Hardware is a major concern for PC gamers, as opposed to console gamers that don't know and don't care what's under the hood. Like a soccer mom buying a minivan, if they can get from point A to point B without any hassle, they're satisfied. On the other hand, we spend almost as much time thinking about processors and graphics cards as we do the games we play. We're the motor heads, getting our hands dirty and tuning our finely-crafted machines for maximum performance. New parts can extend the life of a computer, but like a car, eventually you'll have to scrap the whole thing and start fresh...
The last new computer I put together was more than two and a half years ago during the Editor's Challenge here on FiringSquad. Having made it to the final round of competition, I scored a bunch of free hardware to write about. I went on to win that contest, which led to me doing game reviews now, but I digress... Much of that stuff was high enough quality that it, combined with the best of what I already had, has lasted me until now.
I upgraded my video card to an 8800 GTS during the summer of '08, which marked the only time other than for my very first build that I didn't buy a top-of-the line, ~$500 GPU. So, while it was definitely an improvement over my old X1900 XT, it was like using bubble-gum instead of concrete to plug the hole in a dam. Lucky for me, I was recently provided a GeForce GTX 275 that helped with testing 3D Vision and Physx as well as playing the newest games. However, performance wasn't my only problem.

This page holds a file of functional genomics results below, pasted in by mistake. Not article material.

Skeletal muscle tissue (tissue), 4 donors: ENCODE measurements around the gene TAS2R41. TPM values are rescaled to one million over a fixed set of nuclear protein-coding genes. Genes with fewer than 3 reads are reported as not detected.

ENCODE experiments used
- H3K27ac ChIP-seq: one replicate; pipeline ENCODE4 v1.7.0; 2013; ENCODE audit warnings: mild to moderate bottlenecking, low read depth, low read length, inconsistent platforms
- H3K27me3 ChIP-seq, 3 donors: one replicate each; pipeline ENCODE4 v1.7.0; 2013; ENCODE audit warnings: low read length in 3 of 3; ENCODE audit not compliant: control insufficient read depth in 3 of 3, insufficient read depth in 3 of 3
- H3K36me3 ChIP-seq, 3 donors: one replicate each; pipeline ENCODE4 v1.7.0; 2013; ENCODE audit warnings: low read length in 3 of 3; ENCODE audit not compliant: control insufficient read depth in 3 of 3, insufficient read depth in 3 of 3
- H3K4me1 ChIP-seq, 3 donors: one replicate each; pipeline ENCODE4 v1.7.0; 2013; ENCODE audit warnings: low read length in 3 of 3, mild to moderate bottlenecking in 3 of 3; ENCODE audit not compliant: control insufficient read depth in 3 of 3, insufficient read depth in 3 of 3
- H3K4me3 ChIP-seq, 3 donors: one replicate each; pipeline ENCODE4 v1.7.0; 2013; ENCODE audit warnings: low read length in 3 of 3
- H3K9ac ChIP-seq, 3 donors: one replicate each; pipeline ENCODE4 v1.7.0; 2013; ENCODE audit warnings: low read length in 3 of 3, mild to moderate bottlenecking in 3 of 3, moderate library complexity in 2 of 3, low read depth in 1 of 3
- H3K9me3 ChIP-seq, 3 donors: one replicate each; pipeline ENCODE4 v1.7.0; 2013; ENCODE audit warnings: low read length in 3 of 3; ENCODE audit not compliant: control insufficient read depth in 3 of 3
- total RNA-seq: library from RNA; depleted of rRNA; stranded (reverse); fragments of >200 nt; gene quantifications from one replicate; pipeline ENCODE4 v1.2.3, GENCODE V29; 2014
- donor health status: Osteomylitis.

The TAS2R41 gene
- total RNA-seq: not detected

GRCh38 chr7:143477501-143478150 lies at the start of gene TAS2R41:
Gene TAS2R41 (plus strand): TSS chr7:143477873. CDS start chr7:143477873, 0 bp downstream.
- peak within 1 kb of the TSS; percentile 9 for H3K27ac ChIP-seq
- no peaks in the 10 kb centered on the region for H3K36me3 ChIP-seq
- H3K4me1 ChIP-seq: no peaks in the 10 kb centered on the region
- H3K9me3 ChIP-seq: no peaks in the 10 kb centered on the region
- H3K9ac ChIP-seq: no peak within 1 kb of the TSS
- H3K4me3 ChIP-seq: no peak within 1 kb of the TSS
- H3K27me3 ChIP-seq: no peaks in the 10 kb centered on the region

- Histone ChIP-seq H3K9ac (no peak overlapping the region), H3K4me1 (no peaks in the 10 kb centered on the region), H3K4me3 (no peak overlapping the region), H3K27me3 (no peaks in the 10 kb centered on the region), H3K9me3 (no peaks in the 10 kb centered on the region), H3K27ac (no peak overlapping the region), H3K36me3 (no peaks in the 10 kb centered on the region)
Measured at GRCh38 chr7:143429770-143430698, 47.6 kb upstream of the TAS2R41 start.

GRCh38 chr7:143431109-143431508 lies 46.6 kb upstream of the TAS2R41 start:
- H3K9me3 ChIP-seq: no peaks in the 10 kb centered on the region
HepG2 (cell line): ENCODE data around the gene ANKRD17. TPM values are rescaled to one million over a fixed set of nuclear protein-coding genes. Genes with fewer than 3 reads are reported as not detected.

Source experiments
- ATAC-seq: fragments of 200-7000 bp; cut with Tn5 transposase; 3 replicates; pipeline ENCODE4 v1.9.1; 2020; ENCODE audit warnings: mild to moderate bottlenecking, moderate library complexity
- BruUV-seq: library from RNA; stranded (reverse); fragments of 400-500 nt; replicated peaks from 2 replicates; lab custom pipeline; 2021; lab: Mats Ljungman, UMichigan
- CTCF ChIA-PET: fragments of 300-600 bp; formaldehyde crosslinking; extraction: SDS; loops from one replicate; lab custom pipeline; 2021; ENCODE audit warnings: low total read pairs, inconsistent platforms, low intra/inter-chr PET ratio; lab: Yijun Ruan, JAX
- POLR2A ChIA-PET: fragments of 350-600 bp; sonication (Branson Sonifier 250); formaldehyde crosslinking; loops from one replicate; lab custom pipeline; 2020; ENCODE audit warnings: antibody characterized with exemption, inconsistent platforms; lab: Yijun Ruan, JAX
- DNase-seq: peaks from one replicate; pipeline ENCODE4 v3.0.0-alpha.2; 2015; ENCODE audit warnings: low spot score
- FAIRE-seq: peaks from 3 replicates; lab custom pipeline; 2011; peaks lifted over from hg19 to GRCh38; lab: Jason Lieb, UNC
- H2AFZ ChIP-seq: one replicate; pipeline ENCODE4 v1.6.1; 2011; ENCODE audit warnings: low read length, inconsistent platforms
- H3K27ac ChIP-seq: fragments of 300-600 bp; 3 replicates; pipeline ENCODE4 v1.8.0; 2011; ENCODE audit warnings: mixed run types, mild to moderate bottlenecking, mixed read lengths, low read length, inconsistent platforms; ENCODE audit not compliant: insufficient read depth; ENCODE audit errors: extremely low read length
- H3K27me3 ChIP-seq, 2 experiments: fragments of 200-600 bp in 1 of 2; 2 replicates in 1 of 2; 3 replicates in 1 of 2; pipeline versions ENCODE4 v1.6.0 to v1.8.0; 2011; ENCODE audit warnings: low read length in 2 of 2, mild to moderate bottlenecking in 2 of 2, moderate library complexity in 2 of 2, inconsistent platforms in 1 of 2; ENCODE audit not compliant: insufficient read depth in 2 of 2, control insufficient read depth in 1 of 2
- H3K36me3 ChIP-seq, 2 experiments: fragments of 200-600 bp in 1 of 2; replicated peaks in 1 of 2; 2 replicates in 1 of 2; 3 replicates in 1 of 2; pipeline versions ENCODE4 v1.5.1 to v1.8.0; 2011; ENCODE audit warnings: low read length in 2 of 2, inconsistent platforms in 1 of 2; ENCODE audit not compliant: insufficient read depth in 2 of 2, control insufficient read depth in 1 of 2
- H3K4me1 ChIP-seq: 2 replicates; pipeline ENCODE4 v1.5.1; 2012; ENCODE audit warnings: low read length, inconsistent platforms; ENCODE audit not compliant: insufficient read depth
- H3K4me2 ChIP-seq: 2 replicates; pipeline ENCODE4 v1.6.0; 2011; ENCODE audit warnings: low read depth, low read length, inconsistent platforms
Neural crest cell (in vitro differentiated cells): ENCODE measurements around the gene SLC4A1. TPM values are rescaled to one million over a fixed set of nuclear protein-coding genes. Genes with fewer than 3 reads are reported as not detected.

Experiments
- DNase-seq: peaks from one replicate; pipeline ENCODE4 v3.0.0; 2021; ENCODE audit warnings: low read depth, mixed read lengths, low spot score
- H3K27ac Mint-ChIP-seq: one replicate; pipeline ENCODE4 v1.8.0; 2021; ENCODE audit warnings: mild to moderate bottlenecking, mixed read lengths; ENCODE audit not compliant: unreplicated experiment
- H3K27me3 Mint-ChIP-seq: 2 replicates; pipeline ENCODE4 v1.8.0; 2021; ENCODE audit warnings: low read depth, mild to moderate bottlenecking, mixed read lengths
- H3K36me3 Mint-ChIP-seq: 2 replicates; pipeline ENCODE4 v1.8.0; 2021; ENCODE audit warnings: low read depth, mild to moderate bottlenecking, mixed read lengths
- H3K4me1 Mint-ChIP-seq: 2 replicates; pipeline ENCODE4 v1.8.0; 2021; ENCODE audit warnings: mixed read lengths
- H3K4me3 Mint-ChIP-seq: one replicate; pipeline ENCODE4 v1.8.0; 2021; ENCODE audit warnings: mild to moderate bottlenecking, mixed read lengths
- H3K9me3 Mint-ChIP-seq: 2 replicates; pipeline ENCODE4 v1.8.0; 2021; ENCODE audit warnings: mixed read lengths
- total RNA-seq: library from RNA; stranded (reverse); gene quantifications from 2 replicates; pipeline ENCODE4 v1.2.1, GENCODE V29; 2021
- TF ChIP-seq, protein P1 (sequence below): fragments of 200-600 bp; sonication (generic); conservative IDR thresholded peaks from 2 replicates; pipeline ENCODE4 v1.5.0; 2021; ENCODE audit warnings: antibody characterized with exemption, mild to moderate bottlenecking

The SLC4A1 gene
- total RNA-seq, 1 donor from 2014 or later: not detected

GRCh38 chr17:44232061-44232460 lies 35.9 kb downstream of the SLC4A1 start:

Various issues had been cropping up throughout the past year, including but not limited to the following:
- Case wearing out, side-panels coming apart, door warping
- Fans too loud, older ones grinding and/or squeaking
- Sound bugging out, causing BSODs or failing and requiring restart to fix
- SATA drives randomly failing, requiring restart or use of different SATA port
I think the root cause of most of my woes was that I had many aging components in the mix... Needless to say, I wanted to wash my hands of this machine and build an entirely new one. The first step was to figure out exactly what I was going to buy beyond that. I read articles and reviews on sites like FS and Anandtech to narrow it down to a line of products, then use Newegg to figure out which specific part is appropriate. The latter's well-organized and informative product pages, as well as plethora of customer reviews, are very useful in determining the composition of a build and also in getting an idea as to pricing.